Finishing Touches That Are More Than Just Finishing Touches On A Fake Tree
The following "finishing touches" are particularly effective in helping to camouflage an artificial tree. In general, they can all be used together; although, depending on the tree's theme, you may want to pass on one or more of them. As with all tree-decorating, how many of each you use depends on your preferences and the look for which you're aiming.
Some finishing-touch decorations act as filler and added color and interest, the same way they are on a real tree. Your artificial tree needs more than a real tree would. Other finishing-touch decorations (like bows, gingerbread men, flowers, leaves, or anything that has a lot of surface to it) actually hide more of the artificial green. With a real tree all that's required, regardless of your choice of decorations, is the usual adding of color and filling in bare spaces. With your artificial tree, decorations do the job of adding color and interest, but also of "hiding" the tree, itself.
Ribbons or bows
Rolls of ribbon from a dollar store or discount-department store can be wrapped around your tree, "garland style" or used to make several bows to add to the ends of branches. Whether you choose satin-like, nylon/gauzy, velvet, sparkly, or a traditional Christmas print; ribbon makes an inexpensive and great-looking addition to a tree. White, cream, or gold tend to make a tree look more ethereal. Red tends to make it look more traditional. Nylon/gauzy ribbon adds an ethereal or elegant look. Velvet and traditional prints add a traditional flavor. Sparkly adds - well - sparkle.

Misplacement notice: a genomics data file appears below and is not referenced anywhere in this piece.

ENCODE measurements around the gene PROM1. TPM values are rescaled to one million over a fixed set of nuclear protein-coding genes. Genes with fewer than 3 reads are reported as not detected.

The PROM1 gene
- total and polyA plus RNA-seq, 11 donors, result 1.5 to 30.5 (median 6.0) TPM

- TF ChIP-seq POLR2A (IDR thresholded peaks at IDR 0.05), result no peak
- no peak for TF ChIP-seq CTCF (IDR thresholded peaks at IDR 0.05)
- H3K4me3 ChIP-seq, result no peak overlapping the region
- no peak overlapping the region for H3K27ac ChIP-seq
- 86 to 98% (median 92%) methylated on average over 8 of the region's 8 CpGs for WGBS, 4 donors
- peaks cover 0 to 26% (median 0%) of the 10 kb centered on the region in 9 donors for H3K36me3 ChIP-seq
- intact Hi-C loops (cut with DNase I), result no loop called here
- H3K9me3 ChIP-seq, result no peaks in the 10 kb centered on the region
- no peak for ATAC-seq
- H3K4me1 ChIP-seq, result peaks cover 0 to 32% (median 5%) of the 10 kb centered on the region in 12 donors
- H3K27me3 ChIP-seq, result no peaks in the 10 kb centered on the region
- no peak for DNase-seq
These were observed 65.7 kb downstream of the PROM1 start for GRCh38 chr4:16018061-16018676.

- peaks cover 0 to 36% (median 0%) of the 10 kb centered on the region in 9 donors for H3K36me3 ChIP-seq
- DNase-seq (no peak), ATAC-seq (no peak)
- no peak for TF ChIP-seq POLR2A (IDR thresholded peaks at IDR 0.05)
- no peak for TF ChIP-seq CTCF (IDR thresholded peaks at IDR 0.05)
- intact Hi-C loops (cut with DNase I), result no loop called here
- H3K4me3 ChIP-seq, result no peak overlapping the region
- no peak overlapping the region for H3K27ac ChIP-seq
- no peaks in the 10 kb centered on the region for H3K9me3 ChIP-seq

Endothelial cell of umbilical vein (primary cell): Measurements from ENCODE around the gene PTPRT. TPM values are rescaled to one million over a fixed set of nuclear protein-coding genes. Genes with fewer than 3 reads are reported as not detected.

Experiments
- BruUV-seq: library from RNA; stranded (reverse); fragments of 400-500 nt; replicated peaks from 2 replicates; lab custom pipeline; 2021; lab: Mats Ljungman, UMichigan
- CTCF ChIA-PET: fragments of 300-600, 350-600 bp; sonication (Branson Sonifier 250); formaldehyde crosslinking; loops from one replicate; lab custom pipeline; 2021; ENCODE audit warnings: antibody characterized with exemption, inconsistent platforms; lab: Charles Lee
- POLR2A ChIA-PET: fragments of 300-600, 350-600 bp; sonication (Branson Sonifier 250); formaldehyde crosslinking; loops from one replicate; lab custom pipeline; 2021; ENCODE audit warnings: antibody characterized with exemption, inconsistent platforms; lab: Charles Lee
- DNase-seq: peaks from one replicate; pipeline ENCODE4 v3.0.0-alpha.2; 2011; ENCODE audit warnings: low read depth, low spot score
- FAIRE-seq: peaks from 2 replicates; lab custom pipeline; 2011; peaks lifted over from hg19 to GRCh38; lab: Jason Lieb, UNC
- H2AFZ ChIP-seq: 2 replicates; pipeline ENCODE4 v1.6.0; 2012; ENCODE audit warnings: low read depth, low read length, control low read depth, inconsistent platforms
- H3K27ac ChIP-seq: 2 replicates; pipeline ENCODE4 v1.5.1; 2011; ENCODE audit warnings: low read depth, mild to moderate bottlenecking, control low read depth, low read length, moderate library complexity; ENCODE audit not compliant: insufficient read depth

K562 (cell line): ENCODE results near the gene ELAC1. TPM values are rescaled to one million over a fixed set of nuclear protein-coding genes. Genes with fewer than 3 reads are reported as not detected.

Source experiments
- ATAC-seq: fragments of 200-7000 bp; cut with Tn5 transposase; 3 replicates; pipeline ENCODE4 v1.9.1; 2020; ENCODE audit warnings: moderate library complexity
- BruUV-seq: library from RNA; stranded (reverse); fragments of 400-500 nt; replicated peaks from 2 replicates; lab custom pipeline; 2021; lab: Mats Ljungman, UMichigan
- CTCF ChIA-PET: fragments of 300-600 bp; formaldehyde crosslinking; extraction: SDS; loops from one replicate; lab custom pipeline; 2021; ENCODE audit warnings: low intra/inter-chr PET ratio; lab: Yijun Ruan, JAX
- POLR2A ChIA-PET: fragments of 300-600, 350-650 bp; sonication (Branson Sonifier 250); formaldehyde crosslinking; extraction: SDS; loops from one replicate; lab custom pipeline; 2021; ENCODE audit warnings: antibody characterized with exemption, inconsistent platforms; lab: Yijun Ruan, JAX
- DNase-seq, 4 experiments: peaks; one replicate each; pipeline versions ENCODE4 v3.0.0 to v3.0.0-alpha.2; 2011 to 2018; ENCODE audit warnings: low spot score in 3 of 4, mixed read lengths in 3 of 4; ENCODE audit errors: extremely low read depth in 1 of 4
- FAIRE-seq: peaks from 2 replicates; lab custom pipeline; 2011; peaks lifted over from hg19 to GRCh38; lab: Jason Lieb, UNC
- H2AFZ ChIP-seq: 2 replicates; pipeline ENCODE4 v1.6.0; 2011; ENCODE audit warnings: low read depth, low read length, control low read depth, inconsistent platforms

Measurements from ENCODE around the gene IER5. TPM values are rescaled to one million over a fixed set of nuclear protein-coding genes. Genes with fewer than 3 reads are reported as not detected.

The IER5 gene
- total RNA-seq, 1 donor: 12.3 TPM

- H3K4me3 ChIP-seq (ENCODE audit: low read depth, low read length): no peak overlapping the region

Ribbons or bows may be the easiest and least expensive ways to "pad" decorations and add polish to a fake tree.
Pine cones (with or without little bows on top).
A bag of pine-cones can be purchased at a dollar store for - well - a dollar. If you live in the right area real pine-cones are free, but there's sap to deal with (and sap on your artificial tree isn't good for a number of reasons). Real or fake, pine-cones make inexpensive decorations. A hot-glue gun, some ribbon, sparkles and/or a can of spray paint can turn pine-cones from natural to whatever you want (if you prefer something a little different from natural).
Bake them yourself or buy a box of them in the cookie aisle. (Li'l Debbie makes cute gingerbread men, eight in a box, for just over a dollar.) Buying them at the bakery will cost you quite a bit, although your grocery store's own bakery may package up several smallish gingerbread men and not charge too much for them.
If gingerbread men are too traditional for your tastes there's always sugar cookies (plain or decorated in a way that goes with your tree theme). Sugar-cookie bells or angels add less "heaviness" than gingerbread men do.